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Buckingham Palace Gardens to host special football match

6 September 2013

More normally associated with exclusive garden parties, Buckingham Palace is set to host a one-off football match to celebrate the 150th anniversary of the English Football Association’s formation. The game has been arranged by Prince William, in recognition of his role as the president of the FA.

Buckingham palace gardens

Buckingham Palace is surrounded by 40 acres of land, providing ample space for a temporary football pitch within its gardens. Head gardener Tony Stones has just under a month to prepare for the first-ever match to be played at Buckingham Palace, pitting Civil Service FC against Polytechnic FC.

The match is also being held in celebration of the 400,000 grassroots volunteers who help stage non-league football matches across the country. 150 of these volunteers will receive medals at a ceremony run alongside the game.

Creating the pitch itself is unlikely to trouble Tony Stones and his team, but the aftermath may be more problematic. The playing surface is likely to be damaged by the 22 players during the match, needing care and attention to restore the turf before next year’s party season restarts in Buckingham Palace Gardens. But with a team of eight full-time gardeners and three part time helpers, Tony should have the resources he needs to get Buckingham Palace Gardens and grass back to normality.

As yet there is no word on whether the Queen will accompany Prince William to the match. Whether she does make it or not, the day is sure to memorable for the players and volunteers participating in this memorable event.

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Rare beetle discovered in UK garden

4 September 2013

Gardener and amateur moth hunter Angie Hill got something of a surprise earlier this week when stumbled across a giant beetle. The creature, later identified as a European rhinoceros beetle had been caught as part of a moth counting exercise taking place in Worcestershire.

See a picture of the giant beetle here.

What makes Angie’s discovery so interesting is that this is thought to be the first time that such a beetle has been discovered in the UK. Measuring up to 6cm in length the European rhinoceros beetle is one of the largest species, but is usually found in the Mediterranean and North African regions, quite some way from the West of England. Despite its somewhat fearsome appearance, the beetle is completely harmless.

The appearance of the beetle suggests that there may actually be a small colony of the creatures living in nearby gardens or woods. The European rhinoceros beetle feeds on rotting wood leading some experts to suggest that they may have been imported accidentally in a bag of wood chips used by local gardeners.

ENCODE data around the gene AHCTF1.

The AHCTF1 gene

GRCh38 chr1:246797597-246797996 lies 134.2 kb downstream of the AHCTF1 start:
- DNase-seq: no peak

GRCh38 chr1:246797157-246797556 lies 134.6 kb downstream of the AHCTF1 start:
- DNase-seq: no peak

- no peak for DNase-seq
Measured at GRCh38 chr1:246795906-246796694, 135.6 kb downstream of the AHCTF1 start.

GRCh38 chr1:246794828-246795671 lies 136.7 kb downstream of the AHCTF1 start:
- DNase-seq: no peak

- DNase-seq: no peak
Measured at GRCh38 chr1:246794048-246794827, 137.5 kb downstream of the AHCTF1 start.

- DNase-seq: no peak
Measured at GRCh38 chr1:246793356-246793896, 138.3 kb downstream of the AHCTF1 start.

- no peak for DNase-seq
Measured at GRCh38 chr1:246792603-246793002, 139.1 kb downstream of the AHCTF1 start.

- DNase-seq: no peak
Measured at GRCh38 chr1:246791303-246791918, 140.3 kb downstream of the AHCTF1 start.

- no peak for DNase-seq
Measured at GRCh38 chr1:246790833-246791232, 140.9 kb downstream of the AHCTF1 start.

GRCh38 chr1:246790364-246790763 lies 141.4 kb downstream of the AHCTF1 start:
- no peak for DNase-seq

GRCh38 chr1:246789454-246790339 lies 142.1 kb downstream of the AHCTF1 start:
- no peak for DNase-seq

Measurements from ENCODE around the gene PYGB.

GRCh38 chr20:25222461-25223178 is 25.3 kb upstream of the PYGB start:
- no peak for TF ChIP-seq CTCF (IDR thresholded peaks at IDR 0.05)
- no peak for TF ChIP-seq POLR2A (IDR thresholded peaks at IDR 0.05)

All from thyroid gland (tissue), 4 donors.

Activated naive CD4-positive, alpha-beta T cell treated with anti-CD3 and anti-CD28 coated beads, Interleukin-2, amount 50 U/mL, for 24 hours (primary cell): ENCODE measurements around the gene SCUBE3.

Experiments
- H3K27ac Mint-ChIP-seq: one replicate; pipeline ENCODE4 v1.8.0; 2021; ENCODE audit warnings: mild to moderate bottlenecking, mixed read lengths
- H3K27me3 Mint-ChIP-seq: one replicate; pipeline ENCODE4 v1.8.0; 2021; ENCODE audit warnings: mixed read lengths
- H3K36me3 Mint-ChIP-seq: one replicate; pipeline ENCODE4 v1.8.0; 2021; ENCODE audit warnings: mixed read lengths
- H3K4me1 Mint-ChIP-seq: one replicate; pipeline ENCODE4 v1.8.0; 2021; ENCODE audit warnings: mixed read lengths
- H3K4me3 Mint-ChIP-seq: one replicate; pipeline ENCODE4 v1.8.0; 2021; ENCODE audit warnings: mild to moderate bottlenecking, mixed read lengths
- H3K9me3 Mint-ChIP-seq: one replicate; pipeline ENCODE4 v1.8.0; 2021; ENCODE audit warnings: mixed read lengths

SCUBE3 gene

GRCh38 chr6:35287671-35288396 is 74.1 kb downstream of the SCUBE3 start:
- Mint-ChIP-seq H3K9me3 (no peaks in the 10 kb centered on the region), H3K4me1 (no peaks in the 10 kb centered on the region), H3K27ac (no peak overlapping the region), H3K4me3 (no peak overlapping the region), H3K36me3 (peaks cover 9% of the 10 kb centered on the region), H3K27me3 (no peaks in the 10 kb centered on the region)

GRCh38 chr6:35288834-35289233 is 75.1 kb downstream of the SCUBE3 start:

Although the species prefers the warmer weather of Southern Europe, they could survive and thrive in the woods of Worcestershire if the UK has another run of relatively warm summers as in recent years. Beetle experts will be keeping a close eye on local gardens and woods to see if other insects begin to make the migration from across the Channel to make their homes here in the UK.

In the meantime, Angie’s bug has had its portrait taken before being released back into her garden.

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Defensive gardening

3 September 2013

Rose on iron fence - defensive gardeningGardening is an enjoyable activity that yields beautiful results, but did you know that gardening can also help secure your home? Here are some ideas for keeping your home safe and your garden looking lovely.

Pick some prickly plants

Fences provide little deterrent against determined thieves, but with the use of some spiky plants, you can make it even harder for them to get onto your property.

Climbing roses are a particularly pretty addition to any garden, but their spiky stems are also painful when grasped. They’re also perfect for growing along fences and walls, doubling the defence.

You could also consider surrounding your house of garden with a spiky hedge. Holly is an attractive evergreen, although it does require regular maintenance to control growth. Mahonia is another good choice, thanks to its fragrant winter blossoms, berries that attract garden birds, and a spiky, holly-like leaf that deters burglars.

You could also consider planting borders filled with spiny hedges and flowers behind fences, making it much harder for an intruder to jump across. Wider borders also make it harder for burglars to escape, again reducing the attractiveness of your property for a break-in.

Keep your windows clear

Plants that grow across your windows provide cover for would-be burglars to hide behind as they scout out target houses. If you trim foliage and plants around your windows, thieves have nowhere to lurk, making your house a lot less attractive to a would-be burglar.